Saturday, February 20, 2010

Fruitful partnerships -- and those that aren't

I had a couple different possible approaches to discussing Shutter Island, first and foremost being that it seemed like an unusual movie for Martin Scorsese to be directing. So unusual, in fact, that the studio didn't hesitate to bump it out of the fall release date it was plenty ready for, a release date enjoyed by every Scorsese fiction film since The Last Temptation of Christ in August of 1988. You have to go all the way back to The King of Comedy in February of 1982 to find a Scorsese non-documentary released in any of the months between January and July.

Simple reasoning: Movies released in the fall get considered for Oscars; those released in the winter, spring and summer usually don't. Scorsese has been nominated for six Oscars as director, but Paramount was reasonably confident there wouldn't be a seventh in the offing for Shutter Island. Not that it's bad, probably -- I hope to find out for myself this weekend. Just that it's a genuine genre picture, something that might usually go to a hot young foreign and/or music video director, not someone of Scorsese's stature and career achievements. In fact, in ways, it doesn't look like a Scorsese picture at all.

Of course, in other ways, it looks exactly like a Scorsese picture, and that's what I want to talk about today. Specifically, the presence of Leonardo DiCaprio has become almost a direct tip-off that Martin Scorsese was behind the camera. Scorsese hasn't made a movie without DiCaprio since Bringing Out the Dead in 1999. More tellingly, DiCaprio -- who, as an actor, works more regularly and promiscuously -- has worked with Scorsese in four of his last eight films.

It's pattern behavior for Scorsese, who made Robert De Niro his muse in the 1970s, 1980s and 1990s. And it's a successful pattern. Just as we never got sick of seeing De Niro appear in Scorsese films, even people who don't generally like Leonardo DiCaprio have to admit he's been a force working alongside Scorsese. In fact, you could almost say that DiCaprio has Scorsese to thank for gaining a reputation that exceeded "Titanic pretty boy and generally decent actor." Of course, the mainstream quality of Titanic was really the exception rather than the rule for DiCaprio, but those unfamiliar with his early work knew him only from James Cameron's recently dethroned box office champ. The triumvirate of Gangs of New York (which, for the record, I did not like), The Aviator and The Departed established DiCaprio as someone who deserved to be compared to De Niro, and in fact helped refocus Scorsese into a new stretch of highly effective filmmaking, after he'd meandered off the path with Kundun and Bringing Out the Dead.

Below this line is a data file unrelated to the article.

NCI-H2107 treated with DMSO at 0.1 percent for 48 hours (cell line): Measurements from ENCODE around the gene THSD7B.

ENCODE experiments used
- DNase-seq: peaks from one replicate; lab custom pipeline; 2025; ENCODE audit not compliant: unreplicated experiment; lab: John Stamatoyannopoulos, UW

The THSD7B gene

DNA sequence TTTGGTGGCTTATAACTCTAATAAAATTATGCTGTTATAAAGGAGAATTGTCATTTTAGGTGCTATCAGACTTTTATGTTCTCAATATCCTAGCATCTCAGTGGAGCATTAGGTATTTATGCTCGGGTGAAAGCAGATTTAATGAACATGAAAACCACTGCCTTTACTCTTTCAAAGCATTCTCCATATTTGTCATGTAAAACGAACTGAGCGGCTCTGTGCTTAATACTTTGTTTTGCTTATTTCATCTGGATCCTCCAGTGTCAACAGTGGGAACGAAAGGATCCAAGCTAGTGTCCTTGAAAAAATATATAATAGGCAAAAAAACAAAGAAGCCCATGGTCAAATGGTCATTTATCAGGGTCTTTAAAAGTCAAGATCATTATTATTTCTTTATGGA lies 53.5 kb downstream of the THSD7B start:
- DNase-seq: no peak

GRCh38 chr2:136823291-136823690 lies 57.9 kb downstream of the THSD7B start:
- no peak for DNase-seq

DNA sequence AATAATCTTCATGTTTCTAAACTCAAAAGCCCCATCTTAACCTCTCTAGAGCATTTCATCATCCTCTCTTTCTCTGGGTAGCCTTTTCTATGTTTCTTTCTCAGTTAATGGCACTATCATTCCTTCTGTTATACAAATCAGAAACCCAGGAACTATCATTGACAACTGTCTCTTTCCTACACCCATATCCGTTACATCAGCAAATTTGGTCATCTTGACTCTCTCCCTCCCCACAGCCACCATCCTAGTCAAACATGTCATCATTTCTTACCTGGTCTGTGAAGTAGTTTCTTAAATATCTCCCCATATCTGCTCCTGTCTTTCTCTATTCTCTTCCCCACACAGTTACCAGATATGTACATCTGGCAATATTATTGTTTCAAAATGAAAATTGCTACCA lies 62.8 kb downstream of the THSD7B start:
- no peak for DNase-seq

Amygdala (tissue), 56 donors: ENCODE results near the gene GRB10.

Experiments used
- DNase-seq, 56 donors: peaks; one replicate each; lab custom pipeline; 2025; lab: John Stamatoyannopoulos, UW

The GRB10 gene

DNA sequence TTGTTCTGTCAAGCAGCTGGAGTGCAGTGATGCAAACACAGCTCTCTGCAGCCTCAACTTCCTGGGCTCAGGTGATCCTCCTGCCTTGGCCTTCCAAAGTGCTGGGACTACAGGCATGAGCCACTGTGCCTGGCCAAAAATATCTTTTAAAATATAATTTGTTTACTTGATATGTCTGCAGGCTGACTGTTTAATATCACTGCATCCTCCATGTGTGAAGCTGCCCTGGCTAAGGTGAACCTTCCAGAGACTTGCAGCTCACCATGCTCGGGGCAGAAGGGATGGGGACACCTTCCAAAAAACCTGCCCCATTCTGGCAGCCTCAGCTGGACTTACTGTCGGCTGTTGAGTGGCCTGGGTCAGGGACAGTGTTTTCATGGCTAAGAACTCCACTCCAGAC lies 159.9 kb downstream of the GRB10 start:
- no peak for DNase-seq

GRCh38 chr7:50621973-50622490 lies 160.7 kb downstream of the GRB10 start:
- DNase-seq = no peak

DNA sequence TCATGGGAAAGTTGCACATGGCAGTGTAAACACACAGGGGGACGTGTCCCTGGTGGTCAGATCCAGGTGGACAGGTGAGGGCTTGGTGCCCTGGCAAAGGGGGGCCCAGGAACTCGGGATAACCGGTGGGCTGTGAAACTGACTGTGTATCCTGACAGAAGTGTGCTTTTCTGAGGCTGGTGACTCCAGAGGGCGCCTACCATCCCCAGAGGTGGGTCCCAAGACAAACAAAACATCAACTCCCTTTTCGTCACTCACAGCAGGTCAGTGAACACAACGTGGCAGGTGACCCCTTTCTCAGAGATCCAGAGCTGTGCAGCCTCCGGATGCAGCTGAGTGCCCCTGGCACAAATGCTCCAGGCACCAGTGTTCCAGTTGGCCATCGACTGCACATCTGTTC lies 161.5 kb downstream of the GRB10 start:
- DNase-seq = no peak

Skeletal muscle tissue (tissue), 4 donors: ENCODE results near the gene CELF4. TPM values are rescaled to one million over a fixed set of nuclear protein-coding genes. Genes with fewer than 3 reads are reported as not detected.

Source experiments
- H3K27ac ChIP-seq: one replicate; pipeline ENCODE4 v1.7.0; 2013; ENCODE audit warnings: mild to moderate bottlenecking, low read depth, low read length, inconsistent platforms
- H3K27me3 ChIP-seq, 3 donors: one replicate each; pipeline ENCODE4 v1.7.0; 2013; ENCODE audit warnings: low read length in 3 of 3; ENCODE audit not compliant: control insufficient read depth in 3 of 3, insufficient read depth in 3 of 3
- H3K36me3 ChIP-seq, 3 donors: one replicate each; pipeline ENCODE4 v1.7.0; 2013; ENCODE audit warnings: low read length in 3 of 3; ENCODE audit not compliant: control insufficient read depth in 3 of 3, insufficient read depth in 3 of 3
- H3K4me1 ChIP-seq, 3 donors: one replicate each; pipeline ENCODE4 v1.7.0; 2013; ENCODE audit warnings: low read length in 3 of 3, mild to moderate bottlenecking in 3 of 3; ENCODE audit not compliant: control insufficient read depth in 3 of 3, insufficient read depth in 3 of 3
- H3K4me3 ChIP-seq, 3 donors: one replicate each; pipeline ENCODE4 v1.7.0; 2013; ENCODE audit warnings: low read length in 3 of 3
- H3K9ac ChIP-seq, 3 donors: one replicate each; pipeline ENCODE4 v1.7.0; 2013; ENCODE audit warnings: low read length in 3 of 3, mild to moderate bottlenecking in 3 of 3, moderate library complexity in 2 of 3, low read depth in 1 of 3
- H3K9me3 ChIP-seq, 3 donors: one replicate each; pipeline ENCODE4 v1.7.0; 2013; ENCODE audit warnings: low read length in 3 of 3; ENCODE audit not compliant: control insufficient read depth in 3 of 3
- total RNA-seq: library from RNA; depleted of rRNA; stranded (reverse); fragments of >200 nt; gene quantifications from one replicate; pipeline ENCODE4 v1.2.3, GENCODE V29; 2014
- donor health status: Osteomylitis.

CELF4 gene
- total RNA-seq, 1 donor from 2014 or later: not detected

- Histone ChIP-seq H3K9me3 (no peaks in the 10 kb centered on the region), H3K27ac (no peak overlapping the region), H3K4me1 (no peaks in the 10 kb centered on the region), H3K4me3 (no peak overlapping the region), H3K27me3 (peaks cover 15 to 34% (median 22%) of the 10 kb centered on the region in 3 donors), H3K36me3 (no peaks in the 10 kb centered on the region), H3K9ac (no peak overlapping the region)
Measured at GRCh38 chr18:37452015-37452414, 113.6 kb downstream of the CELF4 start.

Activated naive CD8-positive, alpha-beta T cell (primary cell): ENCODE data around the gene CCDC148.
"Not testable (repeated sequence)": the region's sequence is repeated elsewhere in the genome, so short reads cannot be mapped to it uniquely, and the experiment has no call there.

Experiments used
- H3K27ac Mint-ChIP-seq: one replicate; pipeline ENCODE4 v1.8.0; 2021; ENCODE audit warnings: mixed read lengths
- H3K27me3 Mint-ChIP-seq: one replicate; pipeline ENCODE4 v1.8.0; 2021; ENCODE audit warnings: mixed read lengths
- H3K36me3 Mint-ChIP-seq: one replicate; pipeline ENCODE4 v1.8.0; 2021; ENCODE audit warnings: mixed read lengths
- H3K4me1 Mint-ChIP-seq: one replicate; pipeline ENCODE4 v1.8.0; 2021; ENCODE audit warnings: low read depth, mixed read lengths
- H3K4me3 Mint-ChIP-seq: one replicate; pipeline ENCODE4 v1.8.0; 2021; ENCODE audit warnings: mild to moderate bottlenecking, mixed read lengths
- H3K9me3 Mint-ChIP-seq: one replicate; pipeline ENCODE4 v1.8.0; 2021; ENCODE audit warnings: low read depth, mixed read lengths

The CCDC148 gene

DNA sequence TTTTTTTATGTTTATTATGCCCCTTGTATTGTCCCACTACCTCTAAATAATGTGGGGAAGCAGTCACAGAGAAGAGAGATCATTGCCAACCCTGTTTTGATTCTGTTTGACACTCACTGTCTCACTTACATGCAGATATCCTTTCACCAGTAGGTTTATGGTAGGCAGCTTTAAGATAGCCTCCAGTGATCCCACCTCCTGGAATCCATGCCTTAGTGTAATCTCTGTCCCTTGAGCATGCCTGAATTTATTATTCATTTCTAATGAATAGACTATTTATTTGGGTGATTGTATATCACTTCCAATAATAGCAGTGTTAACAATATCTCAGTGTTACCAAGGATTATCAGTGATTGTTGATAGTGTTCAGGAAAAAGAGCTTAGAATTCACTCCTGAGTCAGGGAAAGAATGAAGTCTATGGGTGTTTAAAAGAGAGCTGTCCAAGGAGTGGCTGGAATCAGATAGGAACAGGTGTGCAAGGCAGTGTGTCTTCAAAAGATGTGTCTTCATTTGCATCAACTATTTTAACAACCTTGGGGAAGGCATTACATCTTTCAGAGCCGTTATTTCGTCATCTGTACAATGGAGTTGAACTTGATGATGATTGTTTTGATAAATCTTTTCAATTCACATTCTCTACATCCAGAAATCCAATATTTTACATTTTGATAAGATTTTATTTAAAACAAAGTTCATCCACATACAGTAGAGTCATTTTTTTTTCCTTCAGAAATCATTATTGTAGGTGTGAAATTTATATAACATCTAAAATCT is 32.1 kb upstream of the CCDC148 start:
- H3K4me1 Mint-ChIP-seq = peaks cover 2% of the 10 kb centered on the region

But we all like variety -- me especially -- so it would be fair to greet Shutter Island with proclamations of outrage over their apparent mutual artistic laziness. "Martin Scorsese and Leonardo DiCaprio together again?" Maybe you're saying that, but I'm not. I'm looking forward to both this and the next two collaborations they've announced.

Unfortunately, I cannot say the same thing for a different set of collaborators, who have truly come to define what it means to be artistically lazy. And they are -- you may have guessed it by now -- Tim Burton, Johnny Depp and Helena Bonham Carter.

With the release of Alice in Wonderland two weeks from now, Depp will have appeared in seven films directed by Burton, and Bonham Carter will have appeared in six. Both actors will have appeared in four straight Burton movies. As it just so happens, those are four straight terrible Burton movies. Okay, Tim Burton's Corpse Bride wasn't terrible (but it was pretty bad), and the verdict is still out on Alice in Wonderland. But I can say with absolute confidence that Charlie and the Chocolate Factory and Sweeney Todd were both rotten, rancid abominations. It's those two movies in particular that make me wonder why any of the three of them keep going back to the same poisoned well. It's like Tim Burton is doing his best M. Night Shyamalan impersonation -- he keeps making bad movies (with many of the same actors), and they keep giving him more money to make more bad movies, in which those same actors participate.

But I'm going to save most of my vitriol about Alice in Wonderland for two weeks from now. That kind of thing deserves its own post, don't you think?

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